OpenCV (Open Source Computer Vision) is a free and open-source library of computer vision and machine learning algorithms. It was developed by Intel and later maintained by Willow Garage and Itseez. OpenCV was designed for computational efficiency and with a strong focus on real-time applications.

OpenCV provides a wide range of tools and functions for tasks such as image and video processing, feature detection and extraction, object detection and recognition, and more. It is implemented in C++ and has interfaces for several programming languages, including Python, C#, and Java.


The SciPy library includes functions for optimization, linear algebra, signal and image processing, statistics, and more. It also includes a number of submodules that provide additional functionality, such as scipy.optimize for optimization, scipy.linalg for linear algebra, and scipy.signal for signal processing.

SciPy is widely used in the scientific and technical computing communities, and it is an essential tool for tasks such as data analysis, scientific modeling, and machine learning. It is often used in conjunction with other scientific computing libraries, such as NumPy and Matplotlib, to perform complex computational tasks.


NumPy is a popular Python library for processing multidimensional arrays and matrices. It can be used to perform a variety of mathematical operations, including linear algebra and Fourier transforms. This makes NumPy ideal for machine learning and artificial intelligence (AI) projects, allowing users to easily improve machine learning performance by manipulating matrices. NumPy is faster and easier to use than most other Python libraries.


Pandas is another Python library built on top of NumPy, which lets you prepare advanced datasets for machine learning and training. It relies on two types of data structures: one-dimensional (Series) and two-dimensional (DataFrame). This makes Pandas suitable for a variety of industries such as finance, engineering, and statistics. The Pandas library is fast, compatible with all popular platforms, and flexible.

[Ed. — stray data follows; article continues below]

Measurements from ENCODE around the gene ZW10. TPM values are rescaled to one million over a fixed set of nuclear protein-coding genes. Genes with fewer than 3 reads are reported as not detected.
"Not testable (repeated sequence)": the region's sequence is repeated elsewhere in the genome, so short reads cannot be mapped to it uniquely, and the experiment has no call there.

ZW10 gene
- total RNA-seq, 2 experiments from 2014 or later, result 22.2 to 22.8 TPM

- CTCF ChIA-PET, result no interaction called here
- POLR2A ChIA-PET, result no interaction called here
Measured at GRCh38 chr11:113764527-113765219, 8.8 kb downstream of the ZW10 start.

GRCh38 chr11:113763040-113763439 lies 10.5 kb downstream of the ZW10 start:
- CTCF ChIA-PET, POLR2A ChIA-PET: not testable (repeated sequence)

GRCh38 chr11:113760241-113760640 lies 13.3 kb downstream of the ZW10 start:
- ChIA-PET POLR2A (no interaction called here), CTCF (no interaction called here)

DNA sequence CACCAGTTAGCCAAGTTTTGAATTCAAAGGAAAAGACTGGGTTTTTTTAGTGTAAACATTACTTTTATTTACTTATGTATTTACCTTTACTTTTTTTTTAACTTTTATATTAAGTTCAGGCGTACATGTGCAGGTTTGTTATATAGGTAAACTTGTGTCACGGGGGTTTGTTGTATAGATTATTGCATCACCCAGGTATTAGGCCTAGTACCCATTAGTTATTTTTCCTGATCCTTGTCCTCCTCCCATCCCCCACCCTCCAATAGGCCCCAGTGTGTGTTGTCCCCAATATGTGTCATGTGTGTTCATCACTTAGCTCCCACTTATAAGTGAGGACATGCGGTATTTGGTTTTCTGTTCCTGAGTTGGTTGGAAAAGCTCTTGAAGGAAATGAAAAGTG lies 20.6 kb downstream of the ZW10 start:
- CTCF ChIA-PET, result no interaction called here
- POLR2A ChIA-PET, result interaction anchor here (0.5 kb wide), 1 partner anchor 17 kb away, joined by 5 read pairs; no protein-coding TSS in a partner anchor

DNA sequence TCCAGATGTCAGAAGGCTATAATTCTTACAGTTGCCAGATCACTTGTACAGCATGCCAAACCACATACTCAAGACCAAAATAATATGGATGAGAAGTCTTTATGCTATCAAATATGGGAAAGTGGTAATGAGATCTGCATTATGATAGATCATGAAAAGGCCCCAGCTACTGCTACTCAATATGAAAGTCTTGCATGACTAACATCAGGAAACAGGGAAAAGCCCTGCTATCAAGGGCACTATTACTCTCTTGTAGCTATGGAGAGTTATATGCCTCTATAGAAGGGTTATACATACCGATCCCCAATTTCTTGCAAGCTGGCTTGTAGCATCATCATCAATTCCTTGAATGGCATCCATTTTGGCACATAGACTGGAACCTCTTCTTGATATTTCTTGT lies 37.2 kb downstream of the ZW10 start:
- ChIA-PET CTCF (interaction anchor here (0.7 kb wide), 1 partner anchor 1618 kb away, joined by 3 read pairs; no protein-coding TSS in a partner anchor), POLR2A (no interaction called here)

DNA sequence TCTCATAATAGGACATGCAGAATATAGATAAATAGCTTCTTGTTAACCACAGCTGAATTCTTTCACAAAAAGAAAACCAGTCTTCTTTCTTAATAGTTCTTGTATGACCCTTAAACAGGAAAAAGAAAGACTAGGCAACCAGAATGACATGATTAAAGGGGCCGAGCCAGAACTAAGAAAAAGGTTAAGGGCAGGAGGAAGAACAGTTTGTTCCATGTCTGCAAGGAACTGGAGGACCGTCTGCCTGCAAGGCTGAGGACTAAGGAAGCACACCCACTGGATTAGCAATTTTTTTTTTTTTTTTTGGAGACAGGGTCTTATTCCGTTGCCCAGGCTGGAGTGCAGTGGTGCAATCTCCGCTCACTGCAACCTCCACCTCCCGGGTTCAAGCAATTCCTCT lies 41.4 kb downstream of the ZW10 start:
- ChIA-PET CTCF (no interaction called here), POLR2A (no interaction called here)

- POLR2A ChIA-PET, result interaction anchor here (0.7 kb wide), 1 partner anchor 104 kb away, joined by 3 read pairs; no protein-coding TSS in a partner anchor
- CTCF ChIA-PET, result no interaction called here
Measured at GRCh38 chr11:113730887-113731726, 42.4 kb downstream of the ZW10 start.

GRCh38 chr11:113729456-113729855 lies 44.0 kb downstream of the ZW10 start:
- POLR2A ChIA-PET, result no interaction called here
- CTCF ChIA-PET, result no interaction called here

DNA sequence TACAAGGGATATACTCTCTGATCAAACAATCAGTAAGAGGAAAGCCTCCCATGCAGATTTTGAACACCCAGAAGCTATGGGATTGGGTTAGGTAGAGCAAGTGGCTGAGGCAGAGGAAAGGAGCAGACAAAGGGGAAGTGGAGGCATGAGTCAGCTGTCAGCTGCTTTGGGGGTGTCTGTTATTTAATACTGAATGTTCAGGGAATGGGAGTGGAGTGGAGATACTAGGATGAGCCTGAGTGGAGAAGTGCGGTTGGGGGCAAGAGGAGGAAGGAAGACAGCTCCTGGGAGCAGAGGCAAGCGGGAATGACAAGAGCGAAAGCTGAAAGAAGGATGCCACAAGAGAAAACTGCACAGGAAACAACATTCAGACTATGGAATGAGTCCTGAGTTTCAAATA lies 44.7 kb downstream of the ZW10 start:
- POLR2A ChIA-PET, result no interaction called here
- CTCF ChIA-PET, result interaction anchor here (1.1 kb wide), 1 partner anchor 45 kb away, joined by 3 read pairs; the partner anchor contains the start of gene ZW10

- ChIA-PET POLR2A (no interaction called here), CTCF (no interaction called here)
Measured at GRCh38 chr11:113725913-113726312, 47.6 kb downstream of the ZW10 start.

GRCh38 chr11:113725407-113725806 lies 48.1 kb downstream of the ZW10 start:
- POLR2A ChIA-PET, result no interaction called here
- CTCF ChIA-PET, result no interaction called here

Keras is an open-source, standalone Python ML library for computational neural networks. It provides extended support for convolutional and recurrent neural networks. This library can be used as a front end for the TensorFlow framework. It is easy to interpret, modular, and expandable for faster experimentation.


Matplotlib is a Python library primarily focused on data visualization for creating beautiful graphs, plots, histograms, and bar charts. It works with plot data from SciPy, NumPy, and Pandas. Matplotlib is probably the most intuitive choice of currently available Python plotting tools.

Python ML Tutorial: Face Detection in Python

Let’s see an example of machine learning with Python. The following tutorial shows how to perform face detection using the Haar Cascade algorithm with the Python version of the OpenCV library.

Haar Cascade (proposed in Viola and Jones, 2001), is an object detection method that uses a large number of positive and negative images (i.e. images containing the required object and other images not containing it), to train a cascade function. This function is then used to detect objects in other images. This technique is commonly used to detect faces in images.

To read images and detect faces in them using OpenCV:

Install the relevant libraries using this command:

import cv2

Use the following code:

!pip install opencv-python
import cv2
demoImagePath = "sample_cv.png"
demoFaceCascade = cv2.CascadeClassifier(cv2.data.haarcascades + "haarcascade_frontalface_default.xml")
demoImage = cv2.imread(demoImagePath)
demoImageInGray = cv2.cvtColor(demoImage, cv2.COLOR_BGR2GRAY)
facesInDemoImage = demoFaceCascade.detectMultiScale(
    minSize=(35, 35),
    flags = cv2.CASCADE_SCALE_IMAGE

for (i, j, k, l) in facesInDemoImage: